Inspired Eye is an online magazine written by photographers for photographers. Unlike most other photography magazines, Don Springer and Olivier Duong’s creation focuses, not on the famous masters of an era long gone, but on working photographers today, the unsung heroes who are shooting, developing, creating, imagining and living out their photographic dreams as we speak. As they state, Inspired Eye is the “photography magazine that [they] wished [they’d] had” back in the day.
The magazine has been designed for photographers of various levels, from beginners looking for inspiration to professional photographers, curious to learn about the techniques of others in their field. Packed with a series of beautiful and very diverse images taken mostly in the street or documentary style, Inspired Eye and the photographers interviewed within its pages will teach you that there is no right way to approach photography. Rather, it shows us that each and every one of us has a unique path to follow in the hunt for personal photographic satisfaction and a distinctive style.
A Summary of Inspired Eye: Issue 13
Though every issue of Inspired Eye features a travel section, this month the curators decided to include two interviews with photographers who documented life in Tibet, a part of the world that many photography enthusiasts have only ever dreamed of visiting.
The first interview features Shirren Lim whose black and white images depict the rugged landscape of Tibet, and the equally rough-hewn faces of the people who work the land. The first thing you’ll notice is the amount of contrast Lim applies to his images, as a way of bringing out the wrinkles and smile lines, the light and shadow, and the twinkle in the eyes of his subjects. He states that many of his portraits and candid shots were taken with the Ricoh GR to remain as discreet as possible, whereas the Nikon D700 was his choice for landscapes.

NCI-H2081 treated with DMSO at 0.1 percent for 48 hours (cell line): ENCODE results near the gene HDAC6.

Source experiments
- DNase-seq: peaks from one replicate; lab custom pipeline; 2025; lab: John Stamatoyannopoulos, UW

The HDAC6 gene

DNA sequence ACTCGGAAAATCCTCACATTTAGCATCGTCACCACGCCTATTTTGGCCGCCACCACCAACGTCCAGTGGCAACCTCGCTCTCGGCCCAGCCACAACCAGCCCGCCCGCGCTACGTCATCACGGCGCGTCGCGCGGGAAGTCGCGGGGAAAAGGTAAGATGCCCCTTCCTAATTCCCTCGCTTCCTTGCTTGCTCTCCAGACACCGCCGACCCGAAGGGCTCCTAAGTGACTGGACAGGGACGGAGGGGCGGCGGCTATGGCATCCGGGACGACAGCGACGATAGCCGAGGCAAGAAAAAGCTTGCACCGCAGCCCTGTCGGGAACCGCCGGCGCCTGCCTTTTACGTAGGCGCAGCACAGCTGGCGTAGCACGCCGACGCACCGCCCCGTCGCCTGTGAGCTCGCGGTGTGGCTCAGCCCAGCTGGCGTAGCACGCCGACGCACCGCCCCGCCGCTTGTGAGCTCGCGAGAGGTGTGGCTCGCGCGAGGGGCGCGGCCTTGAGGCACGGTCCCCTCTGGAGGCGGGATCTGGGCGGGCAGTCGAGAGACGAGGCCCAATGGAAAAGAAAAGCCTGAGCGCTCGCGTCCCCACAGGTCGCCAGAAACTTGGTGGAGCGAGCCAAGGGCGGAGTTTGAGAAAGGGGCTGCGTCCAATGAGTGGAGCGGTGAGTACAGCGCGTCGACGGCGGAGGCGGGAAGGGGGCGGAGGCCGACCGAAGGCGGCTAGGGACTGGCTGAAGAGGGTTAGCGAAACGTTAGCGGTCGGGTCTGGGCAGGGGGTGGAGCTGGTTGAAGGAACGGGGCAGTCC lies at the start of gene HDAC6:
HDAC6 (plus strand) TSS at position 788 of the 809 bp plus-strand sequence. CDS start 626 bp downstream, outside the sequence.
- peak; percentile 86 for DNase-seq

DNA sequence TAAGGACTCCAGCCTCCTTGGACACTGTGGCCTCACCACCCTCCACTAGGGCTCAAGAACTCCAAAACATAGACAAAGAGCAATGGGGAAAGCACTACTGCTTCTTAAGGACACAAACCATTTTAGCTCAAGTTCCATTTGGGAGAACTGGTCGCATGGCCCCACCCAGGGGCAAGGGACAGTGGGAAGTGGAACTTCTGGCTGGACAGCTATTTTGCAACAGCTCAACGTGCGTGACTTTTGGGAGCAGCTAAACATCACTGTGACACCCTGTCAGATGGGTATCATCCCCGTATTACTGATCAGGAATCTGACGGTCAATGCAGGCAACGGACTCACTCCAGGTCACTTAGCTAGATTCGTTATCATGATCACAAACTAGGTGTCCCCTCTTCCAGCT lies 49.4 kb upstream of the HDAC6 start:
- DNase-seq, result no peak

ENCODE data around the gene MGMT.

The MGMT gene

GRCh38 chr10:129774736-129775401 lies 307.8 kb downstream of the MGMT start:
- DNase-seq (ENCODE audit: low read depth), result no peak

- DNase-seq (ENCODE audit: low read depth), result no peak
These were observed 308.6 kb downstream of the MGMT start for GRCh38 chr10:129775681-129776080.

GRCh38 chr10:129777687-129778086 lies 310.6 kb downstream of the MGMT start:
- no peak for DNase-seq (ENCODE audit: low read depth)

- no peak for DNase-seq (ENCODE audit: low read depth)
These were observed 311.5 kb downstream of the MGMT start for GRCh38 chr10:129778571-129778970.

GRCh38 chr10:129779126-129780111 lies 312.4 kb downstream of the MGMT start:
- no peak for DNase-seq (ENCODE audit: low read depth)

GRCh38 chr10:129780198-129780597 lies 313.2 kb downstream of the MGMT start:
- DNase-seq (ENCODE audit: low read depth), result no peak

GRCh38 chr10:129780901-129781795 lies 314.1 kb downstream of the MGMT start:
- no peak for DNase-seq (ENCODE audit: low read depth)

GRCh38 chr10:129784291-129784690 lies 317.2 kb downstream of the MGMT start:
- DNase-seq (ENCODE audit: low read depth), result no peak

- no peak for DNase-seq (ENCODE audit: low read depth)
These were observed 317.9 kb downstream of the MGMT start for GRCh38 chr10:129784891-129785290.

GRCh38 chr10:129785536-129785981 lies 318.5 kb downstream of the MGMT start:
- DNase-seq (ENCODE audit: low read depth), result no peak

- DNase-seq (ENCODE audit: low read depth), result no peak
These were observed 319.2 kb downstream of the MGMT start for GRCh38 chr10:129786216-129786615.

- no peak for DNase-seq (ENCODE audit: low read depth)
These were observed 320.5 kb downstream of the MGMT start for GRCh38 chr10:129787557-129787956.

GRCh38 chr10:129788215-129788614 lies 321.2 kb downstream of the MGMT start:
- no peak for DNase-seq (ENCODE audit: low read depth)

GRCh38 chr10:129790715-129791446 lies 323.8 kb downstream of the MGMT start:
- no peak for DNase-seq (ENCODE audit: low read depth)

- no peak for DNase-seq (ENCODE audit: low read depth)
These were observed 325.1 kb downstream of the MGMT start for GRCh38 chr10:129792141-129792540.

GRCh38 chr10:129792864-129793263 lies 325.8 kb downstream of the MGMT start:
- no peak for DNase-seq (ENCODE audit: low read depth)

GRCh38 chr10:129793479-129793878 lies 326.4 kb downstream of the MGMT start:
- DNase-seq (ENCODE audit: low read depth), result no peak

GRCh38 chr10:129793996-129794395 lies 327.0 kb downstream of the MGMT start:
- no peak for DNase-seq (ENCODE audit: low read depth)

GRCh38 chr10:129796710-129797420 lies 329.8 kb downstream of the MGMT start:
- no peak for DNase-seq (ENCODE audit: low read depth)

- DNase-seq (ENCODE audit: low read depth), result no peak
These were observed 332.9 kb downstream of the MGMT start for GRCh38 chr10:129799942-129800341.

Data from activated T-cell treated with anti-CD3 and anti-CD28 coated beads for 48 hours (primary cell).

In contrast with the first set of Tibetian images, the second set, taken by Olaf Willoughbury and his Leica M240, is bursting with vivid colour. His aim was to search out and photograph culturally significant images that epitomise the differences between Tibet and Nepal. I must say that I enjoyed the punchy colours of his images just as much as Lim’s stark black and white set–it was like seeing the same place through two completely different visual filters.
Another series I thoroughly enjoyed was by Aaron Paustian, who shoots with a variety of cameras, from the Contax G2 and T2 and Fujifilm X-E2 to the Minolta XD-11 and X-700. Like many street photographers, he has a keen interest in depicting social divides and isolation in his work. A recurring theme is children who are being ignored or appear unhappy, as he feels that “adults ruin the world for kids” and take the fun out of living. Encounters between the police and the socially disadvantaged is also present in his work.
To download the latest edition of Inspired Eye, just click on the link below! If you’re an avid street shooter or travel photographer, you’ll definitely feel “at home” while reading this magazine.